The Complex

Map: The USSR's Electronic Spy Posts Are Still Active, Eavesdropping on You

View Old USSR Listening Posts in a larger map

The world has been somewhat surprised by recent reports of the National Security Agency's massive electronic spying operations around the globe. But they're not the only ones with their ears to the proverbial ground. Just about every nation is engaged in some sort of electronic espionage. Russia, for example, still has an array of massive listening stations, ready to snoop on whoever's talking.

It's a legacy of the Soviet Union, which  ran one of the largest of those electronic eavesdropping networks as it tried to gain any intel it could on the U.S. and its allies. Those old Soviet eavesdropping stations still exist. Some are rusting away in former Soviet countries. Others are still operational.

Intelligence historian Matthew Aid just got ahold of a recently declassified CIA document listing the locations of 11 KGB strategic radio interception stations throughout Russia and the rest of the old Soviet Union. 

These stations "were a small but very important part of the massive [signals intelligence] intercept and processing complexes operated not only by the KGB but also by the Soviet military intelligence service, the GRU," writes Aid.

But these posts are hardly Cold War relics. Most of them are still "monitoring the communications of the U.S., Europe and virtually every other country of any significance or size around the world," he adds.

Killer Apps thought it would be fun to make it easy for you to explore these sites scattered across the old Soviet Empire by mapping them out. Click on each satellite dish for Aid's description of each site and its current status. Zoom in on each site on the map to explore its current physical state.


National Security

Hunting for Egyptian Military Officers in Washington

Well, given the fact that the Egyptian military hours ago staged a popularly-backed coup in Cairo, yours truly thought he'd go ask the nearest Egyptian military officers what they thought of the events.

I went straight for the "Egyptian Defence Guest House," a rundown residential building on T Street just ten-minute walk north of FP's Dupont Circle offices in Washington. I walked past the lawn chairs on which I've seen portly, middle-aged men smoking cigarettes many nights and rang the doorbell. No one answered despite the two open second floor windows.

Maybe they're all at the Egyptian embassy. If so, my colleague Isaac Stone Fish is there to try and grab 'em.

In all seriousness, it's worth noting that Pentagon brass are trying to make the most of the ties between the U.S. military and the Egyptian armed forces.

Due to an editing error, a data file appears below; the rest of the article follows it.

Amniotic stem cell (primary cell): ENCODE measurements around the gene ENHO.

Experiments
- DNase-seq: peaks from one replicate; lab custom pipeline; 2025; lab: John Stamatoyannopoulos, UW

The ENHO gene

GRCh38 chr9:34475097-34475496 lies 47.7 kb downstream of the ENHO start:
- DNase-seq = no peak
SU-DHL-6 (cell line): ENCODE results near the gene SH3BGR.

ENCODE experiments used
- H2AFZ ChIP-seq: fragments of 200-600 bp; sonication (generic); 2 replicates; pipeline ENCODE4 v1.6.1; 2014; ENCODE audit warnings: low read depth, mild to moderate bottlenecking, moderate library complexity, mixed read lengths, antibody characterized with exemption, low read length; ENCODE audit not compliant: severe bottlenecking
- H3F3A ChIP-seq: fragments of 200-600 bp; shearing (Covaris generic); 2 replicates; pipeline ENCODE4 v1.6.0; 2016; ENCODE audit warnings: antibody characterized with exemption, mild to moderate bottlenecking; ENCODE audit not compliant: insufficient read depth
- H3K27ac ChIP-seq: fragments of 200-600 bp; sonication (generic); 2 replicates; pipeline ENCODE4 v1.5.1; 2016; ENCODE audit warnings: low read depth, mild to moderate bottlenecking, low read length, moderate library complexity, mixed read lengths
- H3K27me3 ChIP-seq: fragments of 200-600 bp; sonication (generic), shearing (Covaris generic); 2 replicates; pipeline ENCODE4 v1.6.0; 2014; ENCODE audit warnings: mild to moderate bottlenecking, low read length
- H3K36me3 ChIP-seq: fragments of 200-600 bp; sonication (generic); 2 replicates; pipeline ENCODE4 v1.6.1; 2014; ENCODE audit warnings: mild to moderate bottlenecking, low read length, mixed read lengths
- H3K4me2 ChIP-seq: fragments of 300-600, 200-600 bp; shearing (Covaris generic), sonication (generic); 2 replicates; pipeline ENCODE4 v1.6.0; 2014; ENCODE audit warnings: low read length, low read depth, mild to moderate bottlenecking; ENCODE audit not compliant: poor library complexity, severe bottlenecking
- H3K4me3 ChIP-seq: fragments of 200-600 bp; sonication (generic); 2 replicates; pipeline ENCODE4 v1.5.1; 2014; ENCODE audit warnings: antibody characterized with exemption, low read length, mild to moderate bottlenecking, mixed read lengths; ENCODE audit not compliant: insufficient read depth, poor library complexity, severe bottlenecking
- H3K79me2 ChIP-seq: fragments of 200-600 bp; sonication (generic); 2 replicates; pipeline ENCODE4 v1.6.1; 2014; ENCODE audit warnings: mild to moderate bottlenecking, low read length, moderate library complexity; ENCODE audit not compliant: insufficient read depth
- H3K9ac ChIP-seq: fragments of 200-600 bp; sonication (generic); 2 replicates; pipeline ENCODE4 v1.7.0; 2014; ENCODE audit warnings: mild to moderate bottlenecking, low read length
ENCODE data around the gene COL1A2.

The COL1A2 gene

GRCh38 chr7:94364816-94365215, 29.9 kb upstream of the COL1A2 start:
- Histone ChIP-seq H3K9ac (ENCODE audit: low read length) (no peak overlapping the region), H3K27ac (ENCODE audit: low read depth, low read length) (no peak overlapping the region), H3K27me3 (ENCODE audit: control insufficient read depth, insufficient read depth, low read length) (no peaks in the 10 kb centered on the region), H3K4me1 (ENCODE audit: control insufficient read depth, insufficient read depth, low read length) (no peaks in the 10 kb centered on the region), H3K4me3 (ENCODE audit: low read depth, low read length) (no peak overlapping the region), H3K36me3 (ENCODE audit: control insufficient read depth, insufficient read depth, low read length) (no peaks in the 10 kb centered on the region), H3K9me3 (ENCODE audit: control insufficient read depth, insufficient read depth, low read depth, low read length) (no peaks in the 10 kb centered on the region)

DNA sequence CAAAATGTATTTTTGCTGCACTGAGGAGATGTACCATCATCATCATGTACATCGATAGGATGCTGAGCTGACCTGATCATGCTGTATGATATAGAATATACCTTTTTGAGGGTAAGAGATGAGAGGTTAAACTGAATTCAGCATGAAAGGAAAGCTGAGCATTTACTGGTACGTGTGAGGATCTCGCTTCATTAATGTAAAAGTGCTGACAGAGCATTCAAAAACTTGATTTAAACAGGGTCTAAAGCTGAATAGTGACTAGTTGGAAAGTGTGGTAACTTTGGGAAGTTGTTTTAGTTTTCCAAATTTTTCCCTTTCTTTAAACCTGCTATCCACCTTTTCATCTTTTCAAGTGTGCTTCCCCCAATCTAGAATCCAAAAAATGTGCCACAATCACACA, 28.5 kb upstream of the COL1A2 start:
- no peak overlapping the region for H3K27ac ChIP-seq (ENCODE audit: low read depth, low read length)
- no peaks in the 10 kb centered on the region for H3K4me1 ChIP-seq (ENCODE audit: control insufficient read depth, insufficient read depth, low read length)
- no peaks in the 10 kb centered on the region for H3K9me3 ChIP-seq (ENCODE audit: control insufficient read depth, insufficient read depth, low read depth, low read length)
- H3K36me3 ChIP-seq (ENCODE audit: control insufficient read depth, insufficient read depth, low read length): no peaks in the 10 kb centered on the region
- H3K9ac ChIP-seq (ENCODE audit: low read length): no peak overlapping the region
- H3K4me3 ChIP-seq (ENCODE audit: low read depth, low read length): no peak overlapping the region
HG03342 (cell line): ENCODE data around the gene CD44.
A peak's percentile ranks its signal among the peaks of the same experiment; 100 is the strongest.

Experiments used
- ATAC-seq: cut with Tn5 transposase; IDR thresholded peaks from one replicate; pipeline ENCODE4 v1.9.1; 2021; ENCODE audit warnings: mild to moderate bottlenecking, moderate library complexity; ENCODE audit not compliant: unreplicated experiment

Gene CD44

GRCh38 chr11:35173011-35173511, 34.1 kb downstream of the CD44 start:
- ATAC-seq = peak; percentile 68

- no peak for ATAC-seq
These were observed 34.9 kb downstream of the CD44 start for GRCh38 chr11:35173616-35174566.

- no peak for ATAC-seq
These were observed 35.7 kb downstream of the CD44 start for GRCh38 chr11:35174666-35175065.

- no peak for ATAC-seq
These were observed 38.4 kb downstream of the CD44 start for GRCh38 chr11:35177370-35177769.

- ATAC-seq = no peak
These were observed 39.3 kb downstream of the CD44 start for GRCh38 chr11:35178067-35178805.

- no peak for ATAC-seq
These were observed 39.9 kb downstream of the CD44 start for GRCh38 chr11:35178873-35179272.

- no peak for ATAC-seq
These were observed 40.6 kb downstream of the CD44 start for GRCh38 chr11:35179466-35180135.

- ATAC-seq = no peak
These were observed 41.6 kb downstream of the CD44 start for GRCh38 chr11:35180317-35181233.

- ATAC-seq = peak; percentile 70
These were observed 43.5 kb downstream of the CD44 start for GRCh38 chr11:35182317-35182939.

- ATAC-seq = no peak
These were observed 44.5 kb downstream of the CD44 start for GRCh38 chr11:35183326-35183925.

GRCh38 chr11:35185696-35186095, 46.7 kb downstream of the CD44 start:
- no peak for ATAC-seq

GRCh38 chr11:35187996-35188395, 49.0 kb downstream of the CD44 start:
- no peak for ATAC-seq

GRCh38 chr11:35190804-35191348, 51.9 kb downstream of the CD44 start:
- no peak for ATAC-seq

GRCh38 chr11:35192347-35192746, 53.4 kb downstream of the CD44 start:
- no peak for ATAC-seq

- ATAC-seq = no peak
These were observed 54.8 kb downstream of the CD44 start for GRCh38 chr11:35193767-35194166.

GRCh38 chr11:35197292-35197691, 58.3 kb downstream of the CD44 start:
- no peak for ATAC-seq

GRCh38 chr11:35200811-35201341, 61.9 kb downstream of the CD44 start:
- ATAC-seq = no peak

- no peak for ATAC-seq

Just yesterday, U.S. defense secretary Chuck Hagel spoke with Egyptian defense minister Gen. Abdel Fattah al-Sisi while U.S. Gen. Martin Dempsey, chairman of the Joint Chiefs of Staff called Lt. Gen. Sedki Sobhi, chief of staff of the Egyptian military on Monday.

"They discussed the need to protect U.S. citizens, to protect the Egyptian people, and the need for the Egyptian military to contribute to stability in an appropriate way," is all a spokesman for Dempsey told FP about his phone call with Sobhi.

While DOD officials won't reveal what else is being said between the two sides, one can all but guarantee both are trying to make full use of the deep relationships between the two militaries forged over decades of joint exercises and the thousands of Egyptian military officers passing through U.S. military graduate schools. The U.S. pays for up to 80% of Egypt's weapons while the Egyptian military serves as a staunch friend to the U.S. military in the Arab world.

Dempsey's spokesman gave an anecdotal example of how tight the two militaries are.  "It is fair to say that at the action officer level we routinely meet with representatives from the Egyptian military as we do with a large number of other countries with whom we have a close working relationship."

Remember, both Sisi and Sobhi are graduates of the U.S. Army War College.

"This is a good thing," John Cary, a professor at the U.S. Army Command and Staff College, wrote to FP. "All students at U.S. Army educational institutions are given dozens of hours of instruction and tours of American government and civil society institutions designed to acquaint them with the American system of democracy and especially the importance of civilian control of the military. Whether these lessons take or not is a different matter, but the Army is not shy about providing it."

As we wrote yesterday, the Egyptian military is one of the most powerful institutions in that society and it's also one of the U.S.'s closest friends in the Arab world. Still, the U.S. has said it would be forced to cut off all military aid to Egypt if the nation's armed services seized power from the elected Morsy, even if the coup had the backing of a large amount of the population. We'll see what that means for this relationship that is vital to both the United States and Egypt.

John Reed